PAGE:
As technology to treat type 1 diabetes becomes ever more sophisticated, the amount of data available to make blood sugar management decisions grows at an exponential rate. This tsunami of information is only valuable if it can be easily accessed and interpreted by clinicians and patients.
When confronted with such a volume of data, people with type 1 diabetes often feel they can only make significant adjustments in their blood sugar management at the clinician’s office. At these all-too-brief appointments, health care providers often struggle to download and interpret all the pump and CGM data in a way to make actionable and helpful recommendations for patients.
The Israeli tech company DreaMed Diabetes aims to ensure that diabetes device data can help people with type 1 diabetes and their health care providers make decisions on blood sugar management. The project, spun out of the Petch-Tikva (just near Tel Aviv) Schneider Children’s Medical Center of Israel, began in 2006, when Dr. Moshe Phillip, director of the hospital’s Institute for Endocrinology and Diabetes, recruited engineer Eran Atlas to join himself and endocrinologist Dr. Revital Nimri to create the hospital’s new integrated medical technology center.
Streamlining and enhancing the doctor-patient relationship
Dr. Phillip and Dr. Nimri spoke with T1D Exchange at the 79th Scientific Sessions of the ADA in San Francisco. T1D Exchange and DreaMed announced last week they are partnering to provide the T1D Exchange Quality Improvement Collaborative access to DreaMed Advisor Pro, an artificial intelligence (AI)-based decision support technology. The partnership will leverage DreaMed’s technology to engage with high-risk patients and improve their therapies, helping them achieve better outcomes. It also marks a key milestone as T1D Exchange forges its first international partnership.
In the interview, they said the idea behind DreaMed is to streamline and simplify the process of adjusting basal rates, bolus decisions, and correction factors. DreaMed works with the Glooko, diabetes management data platform to gather and log data from a wide range of meters, pumps, and other technology into a repository of information, which can then be analyzed with big data techniques.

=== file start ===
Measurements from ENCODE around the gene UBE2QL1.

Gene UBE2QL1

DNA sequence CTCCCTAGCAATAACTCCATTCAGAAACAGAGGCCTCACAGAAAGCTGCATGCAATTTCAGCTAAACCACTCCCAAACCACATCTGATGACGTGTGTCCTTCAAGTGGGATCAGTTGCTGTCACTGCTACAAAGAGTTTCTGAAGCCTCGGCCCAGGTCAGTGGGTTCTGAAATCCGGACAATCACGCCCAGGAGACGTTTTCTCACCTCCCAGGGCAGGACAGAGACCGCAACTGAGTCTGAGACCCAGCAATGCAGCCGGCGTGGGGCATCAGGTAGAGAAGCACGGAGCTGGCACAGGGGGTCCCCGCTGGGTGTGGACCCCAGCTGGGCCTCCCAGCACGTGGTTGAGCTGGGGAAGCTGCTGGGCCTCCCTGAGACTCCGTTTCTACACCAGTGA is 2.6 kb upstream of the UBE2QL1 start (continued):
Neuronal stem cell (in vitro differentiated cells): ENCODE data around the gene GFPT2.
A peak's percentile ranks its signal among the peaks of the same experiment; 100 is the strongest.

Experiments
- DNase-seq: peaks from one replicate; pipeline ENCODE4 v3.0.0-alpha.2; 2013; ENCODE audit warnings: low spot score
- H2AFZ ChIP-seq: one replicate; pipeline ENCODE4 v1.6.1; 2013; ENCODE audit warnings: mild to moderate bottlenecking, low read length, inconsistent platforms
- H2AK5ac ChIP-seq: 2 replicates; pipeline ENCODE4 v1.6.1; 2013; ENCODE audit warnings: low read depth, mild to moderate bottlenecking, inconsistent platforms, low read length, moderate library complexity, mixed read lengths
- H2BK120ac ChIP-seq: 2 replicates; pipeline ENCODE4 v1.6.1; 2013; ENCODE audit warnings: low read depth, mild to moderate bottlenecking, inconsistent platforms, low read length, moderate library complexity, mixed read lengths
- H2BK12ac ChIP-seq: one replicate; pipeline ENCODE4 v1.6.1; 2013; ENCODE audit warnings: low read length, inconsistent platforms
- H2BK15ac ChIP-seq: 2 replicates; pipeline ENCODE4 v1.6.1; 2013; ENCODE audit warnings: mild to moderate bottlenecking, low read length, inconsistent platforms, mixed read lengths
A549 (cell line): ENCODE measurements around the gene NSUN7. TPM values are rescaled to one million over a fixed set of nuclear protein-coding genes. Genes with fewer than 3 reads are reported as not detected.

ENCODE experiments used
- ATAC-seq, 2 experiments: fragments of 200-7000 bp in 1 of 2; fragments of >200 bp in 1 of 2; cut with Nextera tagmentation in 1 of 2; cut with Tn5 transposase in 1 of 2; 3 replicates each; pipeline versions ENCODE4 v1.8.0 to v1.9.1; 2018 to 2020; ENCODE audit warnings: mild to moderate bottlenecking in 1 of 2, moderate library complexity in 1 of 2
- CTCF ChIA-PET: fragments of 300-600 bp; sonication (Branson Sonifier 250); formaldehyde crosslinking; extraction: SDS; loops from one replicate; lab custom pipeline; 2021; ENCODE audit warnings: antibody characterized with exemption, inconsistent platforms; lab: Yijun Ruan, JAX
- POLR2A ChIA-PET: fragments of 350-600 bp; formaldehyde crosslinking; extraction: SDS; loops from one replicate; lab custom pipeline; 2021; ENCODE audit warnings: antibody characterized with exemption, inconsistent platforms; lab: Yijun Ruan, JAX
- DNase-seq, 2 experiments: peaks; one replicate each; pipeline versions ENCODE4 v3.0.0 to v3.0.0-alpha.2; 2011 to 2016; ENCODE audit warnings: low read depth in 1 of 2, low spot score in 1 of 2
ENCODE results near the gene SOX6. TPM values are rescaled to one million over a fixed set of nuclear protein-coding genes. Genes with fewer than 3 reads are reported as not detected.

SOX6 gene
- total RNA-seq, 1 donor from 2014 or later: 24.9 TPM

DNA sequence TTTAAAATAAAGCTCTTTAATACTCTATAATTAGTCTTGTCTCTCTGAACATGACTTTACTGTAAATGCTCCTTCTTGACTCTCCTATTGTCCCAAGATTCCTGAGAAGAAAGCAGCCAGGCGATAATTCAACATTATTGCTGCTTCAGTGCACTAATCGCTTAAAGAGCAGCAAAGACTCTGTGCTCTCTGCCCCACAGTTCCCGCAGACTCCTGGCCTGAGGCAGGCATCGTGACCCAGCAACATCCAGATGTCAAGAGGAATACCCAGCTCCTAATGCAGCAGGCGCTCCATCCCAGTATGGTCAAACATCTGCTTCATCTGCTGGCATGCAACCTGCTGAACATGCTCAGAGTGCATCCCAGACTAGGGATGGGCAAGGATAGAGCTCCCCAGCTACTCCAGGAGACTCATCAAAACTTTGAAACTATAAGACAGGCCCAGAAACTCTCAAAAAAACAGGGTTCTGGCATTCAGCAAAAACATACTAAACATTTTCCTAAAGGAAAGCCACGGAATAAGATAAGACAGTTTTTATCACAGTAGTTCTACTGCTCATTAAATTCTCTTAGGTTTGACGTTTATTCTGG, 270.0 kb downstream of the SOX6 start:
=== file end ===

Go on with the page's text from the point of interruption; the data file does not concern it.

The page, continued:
Recommendations can be made after the input of just 12 to 21 days of data. If, for example, the system sees a pattern of high blood sugars after breakfast paired with hypoglycemia in the afternoons over the course of 12 to 21 days, it might recommend to increase the carb ratio for a narrow band of time in the morning, then decrease it after lunch.
With DreaMed Advisor Pro, Dr. Phillip said, the health care provider still is in the driver seat when it comes to recommendations.
“We made sure the physicians will never feel as if they’re losing their autonomy,” said Dr. Phillip. “In the present version, the physician is getting the interpretation of the data – it’s specific advice like changing the basal by small amount – but still the physician can make changes and he or she has to push the button to send it to the patient.”
Building a first-rate medical research facility
It is perhaps no surprise that DreaMed was borne out of Schneider Children’s Medical Center. Since the center is the only fully independent pediatric hospital in Israel, it recruited talented and specialized staff while focusing on projects that could bring the greatest benefit to their patient population – including 1900 children and young adults living with type 1 diabetes. The result has been impressive, with innovation and research being conducted in a wide variety of fields including artificial pancreas technology, big data analytics, and more.
Originally, the engineers lived within the institute as they conducted research and worked on projects. As their numbers grew, they moved outside the hospital to an attached facility and expanded their operations. DreaMed was spun off into a separate firm when the organization sought out a CE mark for its technology from EU health regulators
The young company celebrated several key milestones early on, including the licensing of artificial pancreas technology to Medtronic in 2015 and being awarded a $3.4 million grant from the Helmsley Charitable Trust in 2016 to develop an algorithm that mimics clinical interpretation of type 1 diabetes device data.
“We have named (the algorithm) MD Logic – Medical Doctor Logic,” said Dr. Phillip. “We actually translate the way our physicians are thinking into an algorithm. We are trying to make decisions in a split-second, without spending a lot of time.”
Clearance from FDA was done in a de-novo process, creating new product code for using algorithms to retrospective analyze CGM data and provide recommendations on insulin therapy. This regulatory change likely will mean that DreaMed’s algorithms will be in the news in the coming years for future innovative decision support algorithms that provide solutions also for people with diabetes under multiple daily injections therapy.